Monday, April 6, 2020


Rated: NR

STARS: Ivan Massague, Zorion Eguileor, Antonia San Juan
DIRECTOR: Galder Gaztelu-Urrutia
GENRE: Horror/ Science Fiction

It's "trickle down economics" taken to it's most literal extreme! The Platform, from Spanish director Galder-Gaztelu-Urrutia, is a crazy gross-out horror flick that wants to deliver a message about the haves and the have-nots, and how the haves are selfish and disdainful of those below them (in today's world the haves are the ones who got there early enough to scarf up all the toilet paper, and the rest of your asses be damned). But it's the same point Bernie Sanders has been making since day one in a much less cringeworthy fashion.   

Goreng (Ivan Massague) wakes up in this weird dystopian prison facility, and is informed by his older cellmate, Trimagasi (Zorion Eguileor) of how things work. There are over two hundred levels in this place, and the ones on the top level eat like kings, then a platform with their leftovers on it gets sent down this big elevator shaft to the lower levels. Depending on what level you're on, you may get to eat, or you may not get to eat. 

Trimagasi has it down pat. You eat like a pig for the few minutes the platform stops at your level, before it starts descending and making its next stops. Prisoners get shuffled around periodically to different levels, so those at the bottom are not always stuck there and vice-versa. Don't get too used to your good fortune, because it's only temporary.  Kinda like real life on any level. 

I have always found it disgusting watching people eat, and this guy shoveling it into his pie hole is the first gross-out moment. But when it turns cannibalistic, The Platform reaches a new level of depravity.

Others come along, men and women--they seem to just drop in on Goreng--and there's even a little "dirty" sex on the menu (between people who must not have showered for months or years). People get peed on. People get shat upon. There were many look-away moments for me.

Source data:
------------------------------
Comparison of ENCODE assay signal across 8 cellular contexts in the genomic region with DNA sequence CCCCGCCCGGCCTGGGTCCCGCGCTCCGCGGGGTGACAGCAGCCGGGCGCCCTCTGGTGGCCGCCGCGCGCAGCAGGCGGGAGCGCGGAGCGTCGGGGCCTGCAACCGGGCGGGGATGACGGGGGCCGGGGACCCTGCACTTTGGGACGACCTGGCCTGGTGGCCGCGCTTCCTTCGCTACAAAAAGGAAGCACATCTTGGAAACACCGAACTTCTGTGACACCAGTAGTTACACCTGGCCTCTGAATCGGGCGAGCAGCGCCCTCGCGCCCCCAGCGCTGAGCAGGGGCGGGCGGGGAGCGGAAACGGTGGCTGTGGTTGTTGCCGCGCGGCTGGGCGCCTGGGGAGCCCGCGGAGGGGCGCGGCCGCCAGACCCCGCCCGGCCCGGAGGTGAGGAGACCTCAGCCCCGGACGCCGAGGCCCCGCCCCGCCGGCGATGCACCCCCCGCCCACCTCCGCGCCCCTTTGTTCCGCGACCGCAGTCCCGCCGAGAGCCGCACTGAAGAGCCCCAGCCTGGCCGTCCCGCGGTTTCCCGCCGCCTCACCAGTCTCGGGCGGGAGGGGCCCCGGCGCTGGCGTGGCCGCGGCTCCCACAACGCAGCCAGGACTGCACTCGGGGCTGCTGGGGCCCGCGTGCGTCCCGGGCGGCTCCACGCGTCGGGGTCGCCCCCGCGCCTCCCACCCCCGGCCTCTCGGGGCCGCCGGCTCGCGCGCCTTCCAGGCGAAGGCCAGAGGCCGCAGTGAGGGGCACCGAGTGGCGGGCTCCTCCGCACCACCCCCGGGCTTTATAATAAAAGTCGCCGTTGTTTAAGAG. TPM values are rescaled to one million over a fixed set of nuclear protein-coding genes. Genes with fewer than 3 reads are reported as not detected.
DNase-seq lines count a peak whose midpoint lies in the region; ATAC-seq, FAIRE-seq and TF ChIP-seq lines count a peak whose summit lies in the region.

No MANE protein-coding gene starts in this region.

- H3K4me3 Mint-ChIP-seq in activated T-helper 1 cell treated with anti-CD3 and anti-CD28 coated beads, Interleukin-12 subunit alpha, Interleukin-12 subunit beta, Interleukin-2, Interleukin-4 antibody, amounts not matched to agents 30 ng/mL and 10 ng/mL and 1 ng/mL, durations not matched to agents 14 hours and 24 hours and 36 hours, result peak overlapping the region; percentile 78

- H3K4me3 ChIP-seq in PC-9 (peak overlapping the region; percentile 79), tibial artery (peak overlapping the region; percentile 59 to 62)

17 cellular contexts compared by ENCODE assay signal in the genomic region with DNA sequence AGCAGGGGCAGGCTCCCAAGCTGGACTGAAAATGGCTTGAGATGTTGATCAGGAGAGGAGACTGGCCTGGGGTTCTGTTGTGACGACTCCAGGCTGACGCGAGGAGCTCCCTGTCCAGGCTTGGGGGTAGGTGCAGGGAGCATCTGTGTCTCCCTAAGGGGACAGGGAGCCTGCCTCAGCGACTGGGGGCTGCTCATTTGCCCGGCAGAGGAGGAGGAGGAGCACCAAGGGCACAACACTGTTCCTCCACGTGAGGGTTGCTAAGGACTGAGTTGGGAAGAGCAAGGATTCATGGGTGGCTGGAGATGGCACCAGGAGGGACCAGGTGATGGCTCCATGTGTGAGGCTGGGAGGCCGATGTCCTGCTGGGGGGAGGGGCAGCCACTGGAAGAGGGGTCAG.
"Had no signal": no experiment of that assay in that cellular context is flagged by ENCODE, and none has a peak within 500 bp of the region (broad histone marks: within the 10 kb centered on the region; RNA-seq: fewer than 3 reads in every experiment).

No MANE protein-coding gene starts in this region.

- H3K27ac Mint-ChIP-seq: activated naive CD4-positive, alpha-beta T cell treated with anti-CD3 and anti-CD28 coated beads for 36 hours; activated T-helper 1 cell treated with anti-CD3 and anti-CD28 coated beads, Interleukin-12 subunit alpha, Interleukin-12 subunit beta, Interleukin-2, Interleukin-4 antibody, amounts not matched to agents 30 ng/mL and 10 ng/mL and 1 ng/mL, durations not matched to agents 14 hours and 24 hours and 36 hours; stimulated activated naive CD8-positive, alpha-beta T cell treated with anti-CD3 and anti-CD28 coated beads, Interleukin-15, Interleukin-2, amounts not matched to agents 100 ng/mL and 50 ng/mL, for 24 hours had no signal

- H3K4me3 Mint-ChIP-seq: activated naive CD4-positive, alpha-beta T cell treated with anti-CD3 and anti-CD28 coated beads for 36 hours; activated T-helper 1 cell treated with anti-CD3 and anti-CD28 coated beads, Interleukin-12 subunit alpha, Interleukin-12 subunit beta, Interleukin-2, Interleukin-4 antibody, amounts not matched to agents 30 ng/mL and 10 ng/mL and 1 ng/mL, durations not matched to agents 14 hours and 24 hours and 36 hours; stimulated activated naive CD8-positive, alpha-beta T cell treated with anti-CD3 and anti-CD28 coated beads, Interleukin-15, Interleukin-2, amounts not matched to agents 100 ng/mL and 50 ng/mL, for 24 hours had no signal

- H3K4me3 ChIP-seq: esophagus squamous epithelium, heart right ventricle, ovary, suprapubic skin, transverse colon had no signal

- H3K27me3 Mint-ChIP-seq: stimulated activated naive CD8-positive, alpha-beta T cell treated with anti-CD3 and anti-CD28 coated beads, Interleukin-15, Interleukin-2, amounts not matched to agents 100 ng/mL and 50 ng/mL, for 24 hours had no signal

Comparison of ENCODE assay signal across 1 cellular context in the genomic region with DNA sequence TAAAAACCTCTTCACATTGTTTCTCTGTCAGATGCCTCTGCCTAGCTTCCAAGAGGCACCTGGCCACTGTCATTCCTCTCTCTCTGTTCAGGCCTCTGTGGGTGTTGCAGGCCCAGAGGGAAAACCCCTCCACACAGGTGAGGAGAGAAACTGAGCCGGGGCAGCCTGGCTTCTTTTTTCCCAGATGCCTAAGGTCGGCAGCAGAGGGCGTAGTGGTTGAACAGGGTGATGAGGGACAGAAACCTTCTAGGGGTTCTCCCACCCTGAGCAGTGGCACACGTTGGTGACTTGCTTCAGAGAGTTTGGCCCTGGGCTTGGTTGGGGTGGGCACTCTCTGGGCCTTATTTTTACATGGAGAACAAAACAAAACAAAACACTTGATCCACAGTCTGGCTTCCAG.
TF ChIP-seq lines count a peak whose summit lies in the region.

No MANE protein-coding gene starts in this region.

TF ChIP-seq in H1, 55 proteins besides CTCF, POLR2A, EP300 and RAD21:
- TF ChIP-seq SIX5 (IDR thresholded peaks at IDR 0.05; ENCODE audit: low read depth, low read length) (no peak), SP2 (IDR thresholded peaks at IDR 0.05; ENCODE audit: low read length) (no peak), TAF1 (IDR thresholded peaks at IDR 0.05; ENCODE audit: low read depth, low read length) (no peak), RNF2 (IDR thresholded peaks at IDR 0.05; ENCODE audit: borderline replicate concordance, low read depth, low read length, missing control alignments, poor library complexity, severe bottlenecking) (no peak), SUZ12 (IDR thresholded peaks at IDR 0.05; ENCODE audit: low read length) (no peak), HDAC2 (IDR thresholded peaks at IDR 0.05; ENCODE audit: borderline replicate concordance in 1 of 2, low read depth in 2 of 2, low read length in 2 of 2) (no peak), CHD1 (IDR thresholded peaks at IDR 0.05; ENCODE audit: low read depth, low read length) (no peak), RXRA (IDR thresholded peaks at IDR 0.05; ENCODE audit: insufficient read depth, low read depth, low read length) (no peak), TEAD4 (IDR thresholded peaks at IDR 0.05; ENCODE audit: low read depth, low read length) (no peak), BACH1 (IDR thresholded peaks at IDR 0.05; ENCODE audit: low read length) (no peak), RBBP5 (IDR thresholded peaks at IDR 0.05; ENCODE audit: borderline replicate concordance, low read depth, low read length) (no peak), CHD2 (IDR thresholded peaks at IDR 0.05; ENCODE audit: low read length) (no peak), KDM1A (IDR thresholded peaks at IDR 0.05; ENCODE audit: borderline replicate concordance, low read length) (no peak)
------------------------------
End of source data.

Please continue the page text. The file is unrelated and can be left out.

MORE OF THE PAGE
Goreng maintains his humanity to some degree (for a cannibal), and laments that if everyone took only what they needed, there'd be enough to go around for all. 

The Platform is not for polite company. Unless you have a dark, dark, sense of humor and a strong stomach, you'll want to skip this barf-inducing bonanza.

Now playing on Netflix.

Grade:  D


'Barf-inducing bonanza.' I like it, Timoteo. (How 'bout 'an upchuck extravaganza' or 'puke-worthy cinema'?) All I can say about this weird, weird film is: I am very impressed. Not with The Platform but with the fact that my co-writer actually watched it all the way through! I did, too. (While I was trying to eat my dinner....)

Let me start with the good stuff. I thought the opening theme music was pretty darn spooky. (Buen trabajo, Senor Calleja!)

I wish I had more to say about this film. Nothing stirs my craving for vicarious violence more than a good prison drama. But once it's set in the future, I lose interest. And I found the premise a bit repetitive. I mean how much food, in various states of disgustingness, can you keep offering the viewer?

Sadly, the recent movies on Netflix leave a lot to be desired. Not so with the bingeworthy series such as "Ozark," "Rectify," "Unbelievable," "Hell On Wheels," "Frankie & Grace," to name a few.  But we can't exactly review episode-by-episode, can we. So far, we've been opining about unadulterated dreck. But just like real life right now, I'm hoping things'll get better soon!

Grade: F